The announcement was made in August: “Bob Bob is having a baby!” The Bob in question was Bob Bob Ricard, the restaurant group best known for its “Press for Champagne” buttons, whose flagship sits in London’s Soho. By October, Bébé Bob had arrived and was receiving visitors. The resemblance was clear from its flamboyant decor and champagne-filled menu. But unlike Bob Bob Ricard, whose mains include showpiece fish and meat dishes, Bébé Bob would be offering just one option, rotisserie chicken. It was located directly opposite Bob Bob Ricard – a proximity that had been key to its opening.

“We probably would have thought longer and harder had it been elsewhere,” says owner Leonid Shutov, who had toyed with the idea of a rotisserie chicken restaurant for a while, before this prime location became available. The appeal wasn’t operational (the restaurants have different suppliers and different management). It was about making a statement. “It helps us create a bigger presence in Soho,” he says. “Memorability, noticeability and recognition are important in restaurants, because staying top of mind is the name of the game.”

Bébé Bob, across the road from Bob Bob Ricard
Bébé Bob, across the road from Bob Bob Ricard © Paul Winch-Furness

It isn’t uncommon for restaurants to expand into neighbouring premises, particularly if the restaurant needs additional kitchen space. In 2020, Wilson’s in Bristol took on a second site two doors down. The extra square footage meant the team could finally do more than just daily prep: dry-age meat, develop charcuterie and use produce in ways that made the restaurant less wasteful and more sustainable. As Wilson’s Bread Shop, the site doubles as a bakery and store that “washes its face” says co-founder Jan Ostle, selling bread, coffee and bacon sandwiches.

Having a holding space for diners was one of the reasons Amy Corbin and Patrick Williams of South London’s Kudu opened their cocktail bar Smokey Kudu a few doors up in 2020. “We were having to send customers to a pub round the corner,” says Williams of the awkward arrangement before. The Kudu collective has since grown to include Curious Kudu (a gallery/private dining room/events space next door to Kudu), Little Kudu (a tapas wine bar that has replaced Smokey Kudu) and Kudu Grill (an open-fire cooking restaurant 20 minutes away by foot). “If the group was stretched out all over London, it would be hard to do the daily rounds,” says Williams, who trained under chef Robin Gill and learned the importance of keeping one’s “finger on the pulse” across multiple venues.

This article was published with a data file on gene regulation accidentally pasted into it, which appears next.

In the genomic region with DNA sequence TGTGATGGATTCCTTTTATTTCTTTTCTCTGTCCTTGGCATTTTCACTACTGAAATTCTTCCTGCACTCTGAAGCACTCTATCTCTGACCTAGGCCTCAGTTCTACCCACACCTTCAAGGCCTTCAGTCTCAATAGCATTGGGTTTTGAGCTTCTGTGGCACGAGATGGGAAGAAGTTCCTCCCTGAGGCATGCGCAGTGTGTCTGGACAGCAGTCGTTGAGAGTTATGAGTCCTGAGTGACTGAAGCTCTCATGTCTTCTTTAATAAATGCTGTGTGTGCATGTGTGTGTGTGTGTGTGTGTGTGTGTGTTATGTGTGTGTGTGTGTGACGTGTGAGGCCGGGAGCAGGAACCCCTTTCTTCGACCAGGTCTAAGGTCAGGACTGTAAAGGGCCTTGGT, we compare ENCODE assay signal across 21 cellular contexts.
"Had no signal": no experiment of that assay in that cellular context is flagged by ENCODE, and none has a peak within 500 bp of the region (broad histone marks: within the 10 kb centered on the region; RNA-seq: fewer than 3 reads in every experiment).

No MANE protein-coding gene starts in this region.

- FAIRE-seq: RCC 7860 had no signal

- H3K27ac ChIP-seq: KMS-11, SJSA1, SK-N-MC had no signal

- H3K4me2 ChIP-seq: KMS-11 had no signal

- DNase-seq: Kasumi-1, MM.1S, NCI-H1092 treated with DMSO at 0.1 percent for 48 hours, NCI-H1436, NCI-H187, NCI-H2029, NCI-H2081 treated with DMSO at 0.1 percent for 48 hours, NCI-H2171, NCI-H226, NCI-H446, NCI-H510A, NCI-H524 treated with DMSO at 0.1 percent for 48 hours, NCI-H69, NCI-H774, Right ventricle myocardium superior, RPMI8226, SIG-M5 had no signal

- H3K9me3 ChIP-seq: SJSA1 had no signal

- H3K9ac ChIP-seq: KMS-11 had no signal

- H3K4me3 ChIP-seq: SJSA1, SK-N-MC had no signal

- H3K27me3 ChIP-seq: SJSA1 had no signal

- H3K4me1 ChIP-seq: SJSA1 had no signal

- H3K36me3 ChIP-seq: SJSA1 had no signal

The Barbary Next Door, Neal’s Yard
The Barbary Next Door, Neal’s Yard © Susan Bell
Kudu Grill in south London
Kudu Grill in south London

“Restaurants are a very hands-on business,” agrees Layo Paskin whose London properties include The Barbary and The Barbary Next Door in Neal’s Yard, and The Palomar, The Blue Posts, the Mulwray and Evelyn’s Table on nearby Rupert Street. The last three occupy the same building, a former pub two doors down from The Palomar. “We never had plans to open a pub,” says Paskin, “but because the building was literally in front of us, we started coming up with the concept” of a pub, restaurant and cocktail bar over three floors. 

Bar Pisellino in New York
Bar Pisellino in New York © Bar Pisellino

Fin and Lorcan Spiteri have taken the idea of multiple restaurants within walking distance “one step further”. Round the back of their canal-side eatery Studio Kitchen in Shoreditch are two barges moored to the pontoon playing host to their bistro Caravel and cocktail bar Bruno’s. “Having all our venues in the same place is an operational hack,” says Fin of being able to cook bar food for Bruno’s at Caravel and share the same till system.

Paco Tapas
Paco Tapas © Faydit Photography
Via Carota
Via Carota © Cerruti Draime for Via Carota_Magazzino

Across the Atlantic, a trio of establishments from New York restaurateurs Rita Sodi and Jody Williams – Via Carota, I Sodi and Bar Pisellino – have taken up residence like members of a close-knit family on adjacent streets in Greenwich Village. While the neighbouring venues in the Uva group have become a good marker of the evolving scene on the Upper East Side, from the old-school Italian haunt Lusardi’s (which debuted in 1982) to the more casual Uva (which initially opened as a wine bar in 2005), Uva Next Door (a “cocktail-forward dining experience” launched in 2021) and Keys & Heels (a speakeasy disguised as a shoe-repair/key-cutter’s store unveiled last year). Other groupings designed to work in tandem include Quince and Cotogna in San Francisco; the Le Comptoir venues in Paris; and Il Santo, Il Santino Bevitore and S.forno in Florence.

For patrons who can’t get enough of a good thing, there is one obvious advantage to sister venues located staggering distance from one another. Peter Sanchez-Iglesias, chef founder of Casa and Paco Tapas in Bristol, reports, “We’ve got quite a few customers who finish up with drinks in Casa or Paco, or do a double dinner, with an early sitting at Casa, then a second at Paco Tapas. It adds an element of fun and they know they’ll get great standards at both.” 


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